Controller.CloseMenu(false);	// Close the window
	return true;	// Return True (hard to figure out eh?) ;)
	Begin Object Class=GUIButton name=DialogBackground	// The window's background
		WinWidth=1.0			// Set Window's width
		WinHeight=1.0			// Set Window's height
		WinTop=0			// Set the windows location on the Y axis
		WinLeft=0			// Set the windows location on the X axis
		bAcceptsInput=false		// Since its just a background it wont accept input
		bNeverFocus=true		// Just a background, no need for focus
		StyleName="ComboListBox"	// The style of the background
		bBoundToParent=true		// is it bound to its parent window?
		bScaleToParent=true		// is it in scale to its parent window?
	End Object
	Controls(0)=GUIButton'DialogBackground'	// Sets Controls[0] to the DialogBackround
	Begin Object Class=GUIButton Name=OkButton	// An "OK" Button
		Caption="OK"				// The button's caption
		OnClick=InternalOnClick			// Assigns the button's OnClick to our InternalOnClick function
	End Object
	Controls(1)=GUIButton'OkButton'			// Sets Controls[1] to the OkButton
	Begin Object class=GUILabel Name=DialogText	// A text label
		Caption="MultiJump Configuration"
		TextALign=TXTA_Center			// Text allignment
		TextColor=(R=220,G=180,B=0,A=255)	// Text color
		TextFont="UT2HeaderFont"		// Text font
	End Object
	Begin Object class=GUILabel Name=DialogText2	// Another text label
		Caption="Configure your MultiJump Options (default JumpBoost is 25)"
	End Object
	Begin Object class=moEditBox Name=MJCounter	// An edit box (for our MJMax)
		Caption="Number of MultiJumps"
		bReadOnly=false				// Will take Input, therefor isn't readonly
	End Object
	Controls(4)=moEditBox'MJCounter'		// Set Controls[4] to the MJCounter
	Begin Object class=moEditBox Name=MJBooster	// Another edit box (for our MJBoost)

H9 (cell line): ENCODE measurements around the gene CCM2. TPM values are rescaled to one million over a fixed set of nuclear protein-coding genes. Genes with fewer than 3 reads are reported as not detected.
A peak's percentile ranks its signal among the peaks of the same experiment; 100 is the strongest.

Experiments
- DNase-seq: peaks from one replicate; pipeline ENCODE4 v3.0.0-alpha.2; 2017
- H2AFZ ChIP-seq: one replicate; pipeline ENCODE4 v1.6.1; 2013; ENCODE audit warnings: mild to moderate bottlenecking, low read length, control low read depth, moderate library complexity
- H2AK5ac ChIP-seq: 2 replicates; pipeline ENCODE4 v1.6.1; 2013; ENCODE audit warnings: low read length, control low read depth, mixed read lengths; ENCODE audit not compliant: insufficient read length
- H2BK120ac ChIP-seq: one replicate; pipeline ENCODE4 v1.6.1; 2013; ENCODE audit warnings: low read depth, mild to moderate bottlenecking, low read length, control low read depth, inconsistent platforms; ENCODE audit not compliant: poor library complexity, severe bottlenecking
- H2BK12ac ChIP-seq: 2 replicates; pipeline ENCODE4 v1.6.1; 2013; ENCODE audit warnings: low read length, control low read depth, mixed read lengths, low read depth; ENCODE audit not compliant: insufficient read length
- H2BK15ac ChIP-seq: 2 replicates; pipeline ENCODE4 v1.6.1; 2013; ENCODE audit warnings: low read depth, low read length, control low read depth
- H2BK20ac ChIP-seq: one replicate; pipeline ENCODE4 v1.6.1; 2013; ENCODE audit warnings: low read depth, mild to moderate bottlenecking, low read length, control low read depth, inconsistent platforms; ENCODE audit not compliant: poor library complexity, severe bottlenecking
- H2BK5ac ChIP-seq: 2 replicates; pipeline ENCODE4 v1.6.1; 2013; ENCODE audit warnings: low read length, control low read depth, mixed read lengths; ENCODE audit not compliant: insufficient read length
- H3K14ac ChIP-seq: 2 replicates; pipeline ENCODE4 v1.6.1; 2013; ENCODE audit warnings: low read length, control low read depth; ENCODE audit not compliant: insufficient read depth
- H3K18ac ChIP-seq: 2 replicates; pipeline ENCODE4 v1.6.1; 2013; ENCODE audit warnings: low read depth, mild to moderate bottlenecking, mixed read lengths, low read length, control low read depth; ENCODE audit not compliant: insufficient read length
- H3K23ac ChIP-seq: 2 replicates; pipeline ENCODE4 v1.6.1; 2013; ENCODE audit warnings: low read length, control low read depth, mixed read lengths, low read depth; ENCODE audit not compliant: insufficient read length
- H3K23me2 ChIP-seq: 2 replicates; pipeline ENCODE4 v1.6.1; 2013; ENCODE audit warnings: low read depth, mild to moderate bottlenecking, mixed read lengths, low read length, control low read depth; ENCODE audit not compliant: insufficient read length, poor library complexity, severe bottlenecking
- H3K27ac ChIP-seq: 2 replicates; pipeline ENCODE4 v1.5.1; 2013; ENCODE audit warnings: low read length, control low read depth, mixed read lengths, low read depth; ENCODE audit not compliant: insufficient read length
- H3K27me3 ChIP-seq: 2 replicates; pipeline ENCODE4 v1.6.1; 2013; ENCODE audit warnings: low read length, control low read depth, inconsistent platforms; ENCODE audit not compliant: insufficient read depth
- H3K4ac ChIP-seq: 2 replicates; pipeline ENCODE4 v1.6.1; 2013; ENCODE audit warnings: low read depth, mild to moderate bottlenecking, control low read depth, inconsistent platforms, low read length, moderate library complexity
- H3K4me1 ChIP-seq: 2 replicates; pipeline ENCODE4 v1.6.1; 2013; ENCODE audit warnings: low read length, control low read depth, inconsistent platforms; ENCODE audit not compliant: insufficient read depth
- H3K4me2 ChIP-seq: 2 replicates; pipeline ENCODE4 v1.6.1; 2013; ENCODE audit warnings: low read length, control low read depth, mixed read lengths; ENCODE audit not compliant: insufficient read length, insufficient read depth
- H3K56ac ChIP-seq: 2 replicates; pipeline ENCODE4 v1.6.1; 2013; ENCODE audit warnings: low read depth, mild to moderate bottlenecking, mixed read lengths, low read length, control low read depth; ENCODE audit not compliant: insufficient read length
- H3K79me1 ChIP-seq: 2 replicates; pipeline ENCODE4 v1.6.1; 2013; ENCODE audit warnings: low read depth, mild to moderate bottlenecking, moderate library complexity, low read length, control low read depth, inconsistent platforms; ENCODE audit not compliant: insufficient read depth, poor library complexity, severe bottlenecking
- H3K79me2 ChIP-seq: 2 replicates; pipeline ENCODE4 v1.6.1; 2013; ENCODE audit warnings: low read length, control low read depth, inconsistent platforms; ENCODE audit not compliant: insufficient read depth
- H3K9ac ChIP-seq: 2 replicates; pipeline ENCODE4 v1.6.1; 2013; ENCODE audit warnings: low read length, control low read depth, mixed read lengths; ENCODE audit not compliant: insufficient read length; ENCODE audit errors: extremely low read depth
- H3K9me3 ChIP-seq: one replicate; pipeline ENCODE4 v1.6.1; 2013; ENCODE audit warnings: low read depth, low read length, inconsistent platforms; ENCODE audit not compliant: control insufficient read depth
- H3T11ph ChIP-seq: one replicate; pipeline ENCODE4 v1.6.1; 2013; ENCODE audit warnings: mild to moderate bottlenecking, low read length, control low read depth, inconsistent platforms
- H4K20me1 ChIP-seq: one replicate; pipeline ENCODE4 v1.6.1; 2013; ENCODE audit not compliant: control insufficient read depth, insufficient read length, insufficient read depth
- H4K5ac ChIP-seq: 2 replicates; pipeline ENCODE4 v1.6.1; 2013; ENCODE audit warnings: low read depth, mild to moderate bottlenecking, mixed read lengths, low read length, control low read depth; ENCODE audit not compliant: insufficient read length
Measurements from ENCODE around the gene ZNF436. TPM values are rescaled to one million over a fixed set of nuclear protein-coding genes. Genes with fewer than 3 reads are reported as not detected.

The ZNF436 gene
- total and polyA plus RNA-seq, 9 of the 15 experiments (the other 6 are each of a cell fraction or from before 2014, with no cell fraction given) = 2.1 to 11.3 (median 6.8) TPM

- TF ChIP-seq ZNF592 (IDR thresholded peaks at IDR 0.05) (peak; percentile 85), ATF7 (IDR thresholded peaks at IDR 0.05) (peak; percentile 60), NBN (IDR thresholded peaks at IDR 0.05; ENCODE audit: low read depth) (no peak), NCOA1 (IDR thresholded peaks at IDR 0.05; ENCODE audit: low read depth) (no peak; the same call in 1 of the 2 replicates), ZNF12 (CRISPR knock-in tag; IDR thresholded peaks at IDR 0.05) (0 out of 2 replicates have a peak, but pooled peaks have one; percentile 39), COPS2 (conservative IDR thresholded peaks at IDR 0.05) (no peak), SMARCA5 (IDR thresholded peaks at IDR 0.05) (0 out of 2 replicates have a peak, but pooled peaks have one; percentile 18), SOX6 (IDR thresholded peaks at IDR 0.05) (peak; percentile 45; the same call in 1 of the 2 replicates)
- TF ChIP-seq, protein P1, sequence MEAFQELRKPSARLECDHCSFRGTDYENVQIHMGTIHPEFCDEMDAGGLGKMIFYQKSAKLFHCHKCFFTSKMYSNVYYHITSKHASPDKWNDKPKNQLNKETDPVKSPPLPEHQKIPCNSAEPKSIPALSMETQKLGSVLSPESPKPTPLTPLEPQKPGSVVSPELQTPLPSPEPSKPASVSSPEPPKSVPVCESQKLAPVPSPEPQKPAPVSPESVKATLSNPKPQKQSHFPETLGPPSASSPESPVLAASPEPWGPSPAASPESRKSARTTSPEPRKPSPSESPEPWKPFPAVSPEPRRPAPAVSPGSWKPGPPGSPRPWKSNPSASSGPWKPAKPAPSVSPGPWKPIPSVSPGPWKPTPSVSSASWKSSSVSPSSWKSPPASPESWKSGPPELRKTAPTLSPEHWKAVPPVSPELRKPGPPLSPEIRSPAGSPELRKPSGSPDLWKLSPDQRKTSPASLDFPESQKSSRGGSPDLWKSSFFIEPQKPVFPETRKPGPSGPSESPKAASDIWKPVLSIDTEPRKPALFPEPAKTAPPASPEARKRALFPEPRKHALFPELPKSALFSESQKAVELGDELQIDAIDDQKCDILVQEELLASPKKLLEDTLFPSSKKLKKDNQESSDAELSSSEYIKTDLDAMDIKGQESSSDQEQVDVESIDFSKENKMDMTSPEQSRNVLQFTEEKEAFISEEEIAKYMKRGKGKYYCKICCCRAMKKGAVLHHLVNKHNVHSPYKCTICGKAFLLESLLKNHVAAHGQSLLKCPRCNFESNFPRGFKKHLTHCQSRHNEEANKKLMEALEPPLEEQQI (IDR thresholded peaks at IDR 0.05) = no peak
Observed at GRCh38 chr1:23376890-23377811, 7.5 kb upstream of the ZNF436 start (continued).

Caption="MultiJump Boost"
	End Object
	Controls(5)=moEditBox'MJBooster'		// Set Controls[5] to the MJBooster
	// The Window's own properties (MJMutConfig)
	bRequire640x480=True		// Required Minimum resolution

First we have the Class Declaration, only one line, easy wasnt it? (note that you should subclass GUIPage) Then we have the variable declaration, also one line! you see how easy coding is? Well, only this time, since we are making editboxes, the variables are of the moEditBox type. Ok, now we will skip the two function (we will come back to them later) and go straight to the defaultprops. If you are new to UnrealScript, this might seem a little weird to you (it sure did to me), but dont worry, it is really simple! in the classic UT, we had to create around 3 or 4 classes just to make one window, basically what all this code does is create this window for you using only one class, how cool is that? To make it easy to understand for you I put a whole bunch of comments into it so just read through it and read the comments and it will give you the general idea. Basically, Begin Object creates an object, names it, manipulates its variables and then assigns it to something. It is commonly used in the UT2003 window system as followes:

	Begin Object class=<ClassName> Name=<ObjectName>
	End Object
	Controls(n)=<ClassName>'<ObjectName>'	// n is the object's number - 1 (so the first object is 0)

all what our DefaultProperties do is create a background, an "OK" Button, two text labels, two edit boxes and then set the variables for its own class (MJMutConfig). There are two important things you should note, one is "OnClick=InternalOnClick" which is found in the "OK" button's creation code. Basically what it does is call our InternalOnClick function whenever the "OK" button is clicked. The second important thing is that after the creation of each window, it is assigned to a Controls(n) (n being a number), this is important to us because we will soon use this.

Ok, we are done with the hard part, all what is left to do is the last two functions. the function InitComponent is pretty much like UT's Created, it is called when our GUI component is initiated. First it calls its parent's InitComponent to do all the important stuff of initiating the window. Then we assign the two moEditBoxes (that were created in the default properties) to our own EditBoxes.